The Conference Board's leading economic index (LEI) comprises of 10 indicators, covering a wide range of economic activity. These include job growth, housing construction, and stock prices. Its function is to give a broad-based look at general economic health and often predicts turning points in the business cycle.
The latest report shows that the LEI declined by 1.2% in March to 108.4. This follows a decline of 0.5% in February. From September 2022 to March 2023, the LEI was down 4.5%, which is steeper than the 3.5% decline for the previous six months.
This marks the 12th consecutive monthly decline, pointing to an upcoming recession in 2023. The decrease was larger than expected, with economists predicting a 0.7% drop according to the Wall Street Journal.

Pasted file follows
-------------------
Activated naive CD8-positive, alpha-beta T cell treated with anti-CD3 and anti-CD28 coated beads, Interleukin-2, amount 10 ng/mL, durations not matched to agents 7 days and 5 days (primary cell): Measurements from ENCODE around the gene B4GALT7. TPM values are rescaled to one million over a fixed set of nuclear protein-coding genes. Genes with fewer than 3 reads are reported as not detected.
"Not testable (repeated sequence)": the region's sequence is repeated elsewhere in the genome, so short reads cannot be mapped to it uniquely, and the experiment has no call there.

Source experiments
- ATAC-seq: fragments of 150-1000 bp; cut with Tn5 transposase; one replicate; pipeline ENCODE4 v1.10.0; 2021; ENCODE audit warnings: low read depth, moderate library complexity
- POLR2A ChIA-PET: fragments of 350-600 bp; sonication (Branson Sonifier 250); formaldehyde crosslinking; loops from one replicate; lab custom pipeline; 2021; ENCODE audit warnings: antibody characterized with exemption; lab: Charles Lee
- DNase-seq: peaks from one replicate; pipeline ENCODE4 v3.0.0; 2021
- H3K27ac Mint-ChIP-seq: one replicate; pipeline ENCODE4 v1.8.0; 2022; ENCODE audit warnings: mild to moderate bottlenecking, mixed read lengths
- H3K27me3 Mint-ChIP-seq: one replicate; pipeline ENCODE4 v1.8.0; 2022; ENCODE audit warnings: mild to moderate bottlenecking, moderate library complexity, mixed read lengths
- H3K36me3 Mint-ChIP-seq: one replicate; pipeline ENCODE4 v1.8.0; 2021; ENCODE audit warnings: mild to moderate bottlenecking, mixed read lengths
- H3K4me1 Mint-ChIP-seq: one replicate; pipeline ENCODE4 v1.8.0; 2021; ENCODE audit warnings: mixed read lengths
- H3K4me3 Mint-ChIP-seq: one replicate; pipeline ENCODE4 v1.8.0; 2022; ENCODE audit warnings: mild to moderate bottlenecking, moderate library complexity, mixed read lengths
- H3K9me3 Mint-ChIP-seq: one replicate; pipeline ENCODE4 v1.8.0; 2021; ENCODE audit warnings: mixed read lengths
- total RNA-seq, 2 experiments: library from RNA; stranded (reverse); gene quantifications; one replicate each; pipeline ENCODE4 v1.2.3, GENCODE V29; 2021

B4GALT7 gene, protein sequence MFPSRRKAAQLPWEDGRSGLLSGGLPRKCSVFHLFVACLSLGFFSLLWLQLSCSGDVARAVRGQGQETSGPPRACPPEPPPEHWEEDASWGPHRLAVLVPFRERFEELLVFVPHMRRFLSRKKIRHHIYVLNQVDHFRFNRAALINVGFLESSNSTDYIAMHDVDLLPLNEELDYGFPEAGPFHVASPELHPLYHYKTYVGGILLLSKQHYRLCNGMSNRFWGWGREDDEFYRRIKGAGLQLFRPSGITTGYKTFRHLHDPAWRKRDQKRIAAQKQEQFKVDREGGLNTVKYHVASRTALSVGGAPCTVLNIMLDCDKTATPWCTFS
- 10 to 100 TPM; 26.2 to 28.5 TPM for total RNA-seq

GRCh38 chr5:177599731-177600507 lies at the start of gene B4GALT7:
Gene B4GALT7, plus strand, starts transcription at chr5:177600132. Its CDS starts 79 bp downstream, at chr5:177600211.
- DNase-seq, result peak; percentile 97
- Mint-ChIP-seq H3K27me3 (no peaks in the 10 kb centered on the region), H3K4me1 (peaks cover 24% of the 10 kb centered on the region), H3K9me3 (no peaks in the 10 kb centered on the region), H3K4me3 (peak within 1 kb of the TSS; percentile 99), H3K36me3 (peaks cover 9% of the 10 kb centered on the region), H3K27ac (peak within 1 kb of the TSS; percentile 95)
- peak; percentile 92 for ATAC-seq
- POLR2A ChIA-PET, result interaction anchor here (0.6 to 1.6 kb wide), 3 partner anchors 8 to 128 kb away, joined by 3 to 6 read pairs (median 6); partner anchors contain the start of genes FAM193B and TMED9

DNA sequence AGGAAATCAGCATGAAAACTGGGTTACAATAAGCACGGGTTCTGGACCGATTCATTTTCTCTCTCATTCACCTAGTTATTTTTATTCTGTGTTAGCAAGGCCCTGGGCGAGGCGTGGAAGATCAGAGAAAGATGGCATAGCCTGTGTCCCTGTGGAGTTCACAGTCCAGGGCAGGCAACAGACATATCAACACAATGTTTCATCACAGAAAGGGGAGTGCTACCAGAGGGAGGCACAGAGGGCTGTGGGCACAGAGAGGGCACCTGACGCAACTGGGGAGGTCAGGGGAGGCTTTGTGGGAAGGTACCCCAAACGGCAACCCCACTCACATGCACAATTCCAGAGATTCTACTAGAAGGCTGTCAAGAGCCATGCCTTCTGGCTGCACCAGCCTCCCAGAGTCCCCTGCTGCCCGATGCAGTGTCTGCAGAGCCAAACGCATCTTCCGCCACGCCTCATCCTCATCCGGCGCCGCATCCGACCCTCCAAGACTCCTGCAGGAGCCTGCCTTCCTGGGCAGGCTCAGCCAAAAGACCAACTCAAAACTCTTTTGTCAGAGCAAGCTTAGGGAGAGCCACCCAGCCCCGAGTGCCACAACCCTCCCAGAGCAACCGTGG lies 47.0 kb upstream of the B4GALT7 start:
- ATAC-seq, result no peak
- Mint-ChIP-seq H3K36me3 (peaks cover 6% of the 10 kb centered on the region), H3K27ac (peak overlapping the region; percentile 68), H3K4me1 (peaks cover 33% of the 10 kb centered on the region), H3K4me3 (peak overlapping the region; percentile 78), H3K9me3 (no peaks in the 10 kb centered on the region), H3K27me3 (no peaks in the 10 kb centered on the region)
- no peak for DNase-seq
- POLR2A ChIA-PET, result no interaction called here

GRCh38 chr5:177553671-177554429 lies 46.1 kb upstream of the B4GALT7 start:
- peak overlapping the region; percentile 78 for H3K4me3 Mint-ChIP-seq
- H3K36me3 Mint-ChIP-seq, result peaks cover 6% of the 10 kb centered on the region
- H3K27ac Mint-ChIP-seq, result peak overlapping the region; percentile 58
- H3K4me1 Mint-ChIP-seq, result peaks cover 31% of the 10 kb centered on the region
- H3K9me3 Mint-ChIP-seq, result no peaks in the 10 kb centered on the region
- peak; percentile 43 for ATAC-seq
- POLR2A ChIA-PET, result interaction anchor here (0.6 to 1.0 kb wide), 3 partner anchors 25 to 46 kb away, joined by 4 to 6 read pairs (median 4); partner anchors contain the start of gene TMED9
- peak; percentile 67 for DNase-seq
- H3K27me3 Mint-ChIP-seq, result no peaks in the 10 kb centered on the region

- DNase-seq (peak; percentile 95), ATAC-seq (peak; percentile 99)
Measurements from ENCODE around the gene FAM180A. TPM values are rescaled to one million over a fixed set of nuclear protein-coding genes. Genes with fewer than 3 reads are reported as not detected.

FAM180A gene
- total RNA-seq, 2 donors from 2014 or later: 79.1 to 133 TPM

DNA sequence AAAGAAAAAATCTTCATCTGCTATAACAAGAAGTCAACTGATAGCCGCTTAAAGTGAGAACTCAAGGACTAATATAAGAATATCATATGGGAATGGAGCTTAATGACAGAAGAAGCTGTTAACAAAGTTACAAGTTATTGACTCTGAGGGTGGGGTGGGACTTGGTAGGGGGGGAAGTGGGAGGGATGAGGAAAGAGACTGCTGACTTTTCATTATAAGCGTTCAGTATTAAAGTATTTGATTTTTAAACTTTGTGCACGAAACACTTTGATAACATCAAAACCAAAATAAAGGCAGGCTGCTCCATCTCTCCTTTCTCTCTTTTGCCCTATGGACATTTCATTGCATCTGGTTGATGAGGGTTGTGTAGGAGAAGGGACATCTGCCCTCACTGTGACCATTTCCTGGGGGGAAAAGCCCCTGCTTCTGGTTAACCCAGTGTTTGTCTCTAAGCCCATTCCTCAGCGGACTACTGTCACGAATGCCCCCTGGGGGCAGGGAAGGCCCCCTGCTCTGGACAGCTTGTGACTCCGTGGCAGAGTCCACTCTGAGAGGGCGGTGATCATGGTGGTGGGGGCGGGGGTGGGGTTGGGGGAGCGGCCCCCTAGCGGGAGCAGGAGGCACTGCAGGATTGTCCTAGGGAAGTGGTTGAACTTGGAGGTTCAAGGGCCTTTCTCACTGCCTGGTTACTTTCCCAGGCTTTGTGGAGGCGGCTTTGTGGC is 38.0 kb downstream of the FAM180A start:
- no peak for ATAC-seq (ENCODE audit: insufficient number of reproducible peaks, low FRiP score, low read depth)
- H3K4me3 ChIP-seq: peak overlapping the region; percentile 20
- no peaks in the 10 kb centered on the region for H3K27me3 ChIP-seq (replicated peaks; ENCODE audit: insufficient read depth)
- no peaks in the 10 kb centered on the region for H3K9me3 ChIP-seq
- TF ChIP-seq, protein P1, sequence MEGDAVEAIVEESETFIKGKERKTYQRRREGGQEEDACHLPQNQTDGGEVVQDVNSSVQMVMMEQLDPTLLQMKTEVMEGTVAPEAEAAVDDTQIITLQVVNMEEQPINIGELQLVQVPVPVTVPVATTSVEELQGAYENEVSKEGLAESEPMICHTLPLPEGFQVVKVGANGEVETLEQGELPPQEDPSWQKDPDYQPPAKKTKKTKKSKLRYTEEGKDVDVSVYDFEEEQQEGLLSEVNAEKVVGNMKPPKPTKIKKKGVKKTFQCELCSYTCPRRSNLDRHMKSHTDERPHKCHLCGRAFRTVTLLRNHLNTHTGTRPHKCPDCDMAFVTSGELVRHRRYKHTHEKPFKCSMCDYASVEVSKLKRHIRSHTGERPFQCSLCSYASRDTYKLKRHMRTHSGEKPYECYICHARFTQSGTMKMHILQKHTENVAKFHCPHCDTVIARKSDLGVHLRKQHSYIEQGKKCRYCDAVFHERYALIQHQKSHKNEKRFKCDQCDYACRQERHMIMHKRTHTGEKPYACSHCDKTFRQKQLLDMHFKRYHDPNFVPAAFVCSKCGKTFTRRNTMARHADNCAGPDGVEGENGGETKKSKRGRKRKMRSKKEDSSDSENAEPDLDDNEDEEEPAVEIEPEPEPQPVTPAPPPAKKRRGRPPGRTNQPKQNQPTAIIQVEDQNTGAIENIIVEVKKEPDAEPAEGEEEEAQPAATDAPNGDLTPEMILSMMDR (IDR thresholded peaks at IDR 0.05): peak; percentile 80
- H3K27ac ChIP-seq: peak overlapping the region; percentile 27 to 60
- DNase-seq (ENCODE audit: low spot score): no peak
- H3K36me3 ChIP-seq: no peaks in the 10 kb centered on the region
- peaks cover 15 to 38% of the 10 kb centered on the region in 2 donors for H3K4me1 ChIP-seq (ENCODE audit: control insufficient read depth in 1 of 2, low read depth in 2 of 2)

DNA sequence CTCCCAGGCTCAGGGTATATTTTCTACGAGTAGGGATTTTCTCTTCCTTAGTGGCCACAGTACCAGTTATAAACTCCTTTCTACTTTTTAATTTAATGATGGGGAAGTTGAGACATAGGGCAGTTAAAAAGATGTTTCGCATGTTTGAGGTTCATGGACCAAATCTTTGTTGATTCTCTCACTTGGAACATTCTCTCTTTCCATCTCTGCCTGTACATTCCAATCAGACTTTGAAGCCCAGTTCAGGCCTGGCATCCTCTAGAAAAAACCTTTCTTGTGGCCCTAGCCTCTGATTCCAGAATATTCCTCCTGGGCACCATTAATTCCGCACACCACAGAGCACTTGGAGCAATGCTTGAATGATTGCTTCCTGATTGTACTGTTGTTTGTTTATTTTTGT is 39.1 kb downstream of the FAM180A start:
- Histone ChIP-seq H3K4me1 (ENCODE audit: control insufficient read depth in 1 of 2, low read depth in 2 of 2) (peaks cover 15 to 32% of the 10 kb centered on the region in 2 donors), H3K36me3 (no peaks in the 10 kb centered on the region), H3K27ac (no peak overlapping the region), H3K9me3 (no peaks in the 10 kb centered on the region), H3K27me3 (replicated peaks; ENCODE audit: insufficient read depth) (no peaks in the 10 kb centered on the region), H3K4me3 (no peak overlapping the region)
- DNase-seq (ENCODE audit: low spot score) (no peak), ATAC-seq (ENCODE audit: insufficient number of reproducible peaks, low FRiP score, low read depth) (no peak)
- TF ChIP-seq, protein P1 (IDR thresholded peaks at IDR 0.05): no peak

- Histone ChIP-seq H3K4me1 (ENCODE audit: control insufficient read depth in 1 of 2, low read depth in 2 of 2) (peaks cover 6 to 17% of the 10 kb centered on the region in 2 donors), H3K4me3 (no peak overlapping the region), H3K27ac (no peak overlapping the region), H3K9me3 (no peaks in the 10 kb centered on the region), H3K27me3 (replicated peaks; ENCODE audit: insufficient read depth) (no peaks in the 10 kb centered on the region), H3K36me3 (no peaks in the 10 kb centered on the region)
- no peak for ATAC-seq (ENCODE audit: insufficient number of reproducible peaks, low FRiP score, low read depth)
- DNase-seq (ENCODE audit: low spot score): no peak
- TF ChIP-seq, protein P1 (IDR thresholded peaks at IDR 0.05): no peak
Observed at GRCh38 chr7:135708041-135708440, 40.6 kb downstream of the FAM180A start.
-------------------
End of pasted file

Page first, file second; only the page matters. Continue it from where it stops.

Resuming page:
Of the 10 indicators, seven decreased in February. "Only stock prices and manufacturers' new orders for consumer goods and materials contributed positively over the last six months." Although the economy is currently still growing, recent stress on the banking system and potential increases in layoffs and reduced spending could lead to a recession, even if the Federal Reserve stops raising interest rates.
Despite the recession signals given by the leading index, there is still little sign of an impending recession. However, Justyna Zabinska-La Monica, senior manager of business cycle indicators at the Conference Board, believes that economic weakness will become more widespread and intensify in the coming months, leading to a recession starting in mid-2023.
Source: The Conference Board
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Russell Shor joined FXCM in October 2017 as a Senior Market Specialist. He is a certified FMVA® and has an Honours Degree in Economics from the University of South Africa. Russell is a full member of the Society of Technical Analysts in the United Kingdom. With over 20 years of financial markets experience, his analysis is of a high standard and quality.